Past Lifeways and Deathways of the Disabled in 14th-18th Century Central Europe
Why disability matters?
There are currently between 785-975 million people (~ 20%) with disabilities worldwide. In the European Union, around 14% of the population aged 15-64 is registered as disabled. This indicates that the disabled are a significant part of the worldwide society.
Within the academic realm, disability studies aim to raise awareness and ensure the human rights of disabled people. While research has widened our understanding of contemporary disability, the lifeways and deathways of the disabled in the past is still little known. Disabilities are a critical element of the reconstruction of the past because conflict, punishment, accidents, diseases, inherited disorders and limited medical knowledge would have contributed to a significant number of physical impairments in the past.
Socio-cultural aspects of disability
The three-year research project, whose acronym is ‘DIS-ABLED’, aims to reconstruct the lifeways and deathways of the disabled in 14th-18th century Central Europe. Archival research indicates that Central Europe offers unique and rich data in terms of archaeological, osteological, and textual materials for research on disability. The materials provide a rare look at particularly interesting socio-cultural aspects of disability.
The project specifically explores these questions:
- Are the same diseases and conditions defined as disabilities in the past so defined now?
- How did people define disability and which afflictions were perceived as disabilities?
- How were the disabled treated in their societies?
- Did disabilities influence the manner of burial, e.g. atypical burials
This is the first interdisciplinary research project on disability in Central Europe. The answers to the above questions are found through the detailed study of skeletons and integration of these data with an extensive literature review on health, disease and disability. The project encompasses four fields: bioarchaeology, archaeology, history and ethnography. This approach embeds the project in the biohumanities which advocate a complementary and interdisciplinary approach connecting social studies and humanities with biology to study phenomena like disability.
The international project is based at the University of Liverpool in partnership with Arizona State University and Adam Mickiewicz University in Poznan, Poland. The project is led by Dr Magdalena Matczak in collaboration with Dr Jessica Pearson, Professor Jane Buikstra and Professor Andrzej Marek Wyrwa.
Heritage and social awareness of disability
The project uncovers the heritage of disabled people from Central Europe that is part of European and global heritage. This project aims to raise awareness of the disableds’ history and show that the disabled are a significant part of society by means of:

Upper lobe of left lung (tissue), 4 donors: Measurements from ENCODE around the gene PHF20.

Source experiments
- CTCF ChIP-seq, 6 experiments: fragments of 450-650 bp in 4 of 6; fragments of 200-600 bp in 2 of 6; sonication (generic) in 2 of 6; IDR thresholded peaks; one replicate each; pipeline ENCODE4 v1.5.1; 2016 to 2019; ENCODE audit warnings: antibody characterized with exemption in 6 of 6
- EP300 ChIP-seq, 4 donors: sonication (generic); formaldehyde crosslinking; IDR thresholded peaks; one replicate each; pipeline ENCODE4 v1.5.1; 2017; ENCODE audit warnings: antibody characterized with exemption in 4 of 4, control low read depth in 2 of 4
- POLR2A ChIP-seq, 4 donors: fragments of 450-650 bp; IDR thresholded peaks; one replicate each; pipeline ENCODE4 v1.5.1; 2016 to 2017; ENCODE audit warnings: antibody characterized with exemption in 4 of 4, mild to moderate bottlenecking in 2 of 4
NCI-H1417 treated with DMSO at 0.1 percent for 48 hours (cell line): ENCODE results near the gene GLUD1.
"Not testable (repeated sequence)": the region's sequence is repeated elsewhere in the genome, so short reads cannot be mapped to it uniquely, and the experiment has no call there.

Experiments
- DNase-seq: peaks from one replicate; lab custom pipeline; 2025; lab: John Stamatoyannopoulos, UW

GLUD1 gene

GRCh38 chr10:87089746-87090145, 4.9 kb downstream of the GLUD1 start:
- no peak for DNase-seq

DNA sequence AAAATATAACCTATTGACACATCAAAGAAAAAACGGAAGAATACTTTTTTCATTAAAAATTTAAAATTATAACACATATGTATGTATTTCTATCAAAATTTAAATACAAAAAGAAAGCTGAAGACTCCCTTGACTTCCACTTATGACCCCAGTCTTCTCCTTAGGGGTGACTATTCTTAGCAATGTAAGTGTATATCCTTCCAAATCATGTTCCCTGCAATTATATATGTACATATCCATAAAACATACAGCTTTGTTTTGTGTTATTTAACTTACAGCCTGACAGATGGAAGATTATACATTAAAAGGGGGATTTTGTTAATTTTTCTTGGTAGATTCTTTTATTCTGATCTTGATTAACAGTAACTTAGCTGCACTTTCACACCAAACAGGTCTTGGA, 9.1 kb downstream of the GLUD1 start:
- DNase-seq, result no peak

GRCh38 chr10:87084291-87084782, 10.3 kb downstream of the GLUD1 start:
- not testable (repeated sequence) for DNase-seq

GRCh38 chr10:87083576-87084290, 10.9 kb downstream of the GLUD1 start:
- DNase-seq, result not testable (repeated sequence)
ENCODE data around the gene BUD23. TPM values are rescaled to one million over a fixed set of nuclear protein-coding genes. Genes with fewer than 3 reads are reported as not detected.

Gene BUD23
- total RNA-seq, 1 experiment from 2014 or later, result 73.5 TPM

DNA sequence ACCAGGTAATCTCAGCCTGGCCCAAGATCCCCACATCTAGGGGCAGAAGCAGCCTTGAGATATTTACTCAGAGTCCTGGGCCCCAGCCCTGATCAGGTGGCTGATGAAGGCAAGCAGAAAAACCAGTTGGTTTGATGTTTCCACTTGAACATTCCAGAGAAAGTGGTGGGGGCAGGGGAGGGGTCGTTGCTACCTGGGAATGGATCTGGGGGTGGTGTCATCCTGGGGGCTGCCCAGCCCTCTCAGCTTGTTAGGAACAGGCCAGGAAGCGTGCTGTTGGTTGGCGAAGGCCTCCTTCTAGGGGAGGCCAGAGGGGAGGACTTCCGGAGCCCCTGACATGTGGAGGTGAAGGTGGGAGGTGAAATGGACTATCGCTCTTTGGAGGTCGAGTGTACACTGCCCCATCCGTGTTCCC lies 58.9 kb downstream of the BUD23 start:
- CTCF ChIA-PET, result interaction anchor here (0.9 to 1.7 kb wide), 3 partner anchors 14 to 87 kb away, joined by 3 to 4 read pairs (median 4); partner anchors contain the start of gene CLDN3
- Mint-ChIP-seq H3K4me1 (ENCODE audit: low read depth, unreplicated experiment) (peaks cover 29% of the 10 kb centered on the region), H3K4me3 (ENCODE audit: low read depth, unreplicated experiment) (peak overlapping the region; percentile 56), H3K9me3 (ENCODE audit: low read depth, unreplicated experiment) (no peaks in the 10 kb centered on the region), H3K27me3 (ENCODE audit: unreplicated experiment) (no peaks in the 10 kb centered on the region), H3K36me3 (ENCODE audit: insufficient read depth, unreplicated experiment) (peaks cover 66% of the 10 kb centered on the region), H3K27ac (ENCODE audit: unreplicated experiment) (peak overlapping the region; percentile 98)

- Local communities and schools
All relevant output associated with the project is listed here.
Matczak M. D., Buikstra J. E., Pearson J., Wyrwa A. M. (2020). “Bioarcheologia niepełnosprawności [The Bioarchaeology of Disability]”, Teksty Drugie 2, 158-174.
Matczak M. D., Buikstra J. E., Pearson J. Wyrwa A. M. (2019). “Bioarcheologia niepełnosprawności: przegląd obecnych badań i perspektywy na przyszłość [The bioarcheology of disability: review of current research and prospects for the future]“, Museion Poloniae Maioris 6, 35-57.
- Social History Society Conference, UK, 29 June 2021, paper with Andrzej Marek Wyrwa, Jane E. Buikstra, Jessica Pearson: Disability and impairment in the Middle Ages in Poland
- Post-Medieval Archaeology Conference, UK, 28-30 May 2021, paper with Jane E. Buikstra, Jessica Pearson, Andrzej Marek Wyrwa, Marta Krenz-Niedbała, Sylwia Łukasik: Osteobiography of a male with achondroplastic dwarfism in the 14th-16th century in Łekno, Poland
- Center for Bioarchaeological Research at Arizona State University, 2 May 2019, paper: Past Lifeways and Deathways of the Disabled in 14th-18th Century Central Europe
I give popular scientific lectures for high school pupils:
- a lecture about bioarchaeology, diseases, and disabilities in the Middle Ages at the 3rd High School in Poznań (Poland) on 29 of November 2018.
I presented bioarchaeological research to adults, teenagers and children during Arizona State University Open Door Day on 23 of February 2019.
Project in media
Interdisciplinary team investigates perception of disability in history, Science in Poland, Polish Press Agency, 19 January 2021.
- Polish Radio (Channel One), 11 March 2021: Jak w przeszłości traktowano osoby z niepełnosprawnościami?
- Radio dla Ciebie, 2 February 2021: Z innej planety: Jak osoby z niepełnosprawnością były postrzegane na przestrzeni dziejów w różnych częściach świata?
- Polish Radio (Channel Three), 25 January 2021
- Polish Radio (Channel Four), 7 January 2021: Jak żyły osoby z niepełnosprawnościami w XIV-XVIII-wiecznej Europie Środkowej?
- Afera radio in Poland, 18 December 2020
- TOK FM radio in Poland, 17 September 2019: “Niepełnosprawni w średniowieczu” (podcast in the Polish language here)
- KJZZ radio (a National Public Radio member station) in Phoenix, Arizona, 24 May 2019
- Dr Magdalena Matczak. Zbadamy historię niepełnosprawności, Życie Uniwersyteckie, Adam Mickiewicz University, 24 January 2021.
- O niepełnosprawności w minionych wiekach, Adam Mickiewicz University, 16 December 2020.
- Understanding disability in the past. Arizona State University Now, 20 May 2019.
This project has received funding from the European Union’s Horizon 2020 research and innovation programme within Marie Sklodowska-Curie Actions under grant agreement No 796917.
You can follow updates on the project’s Facebook page.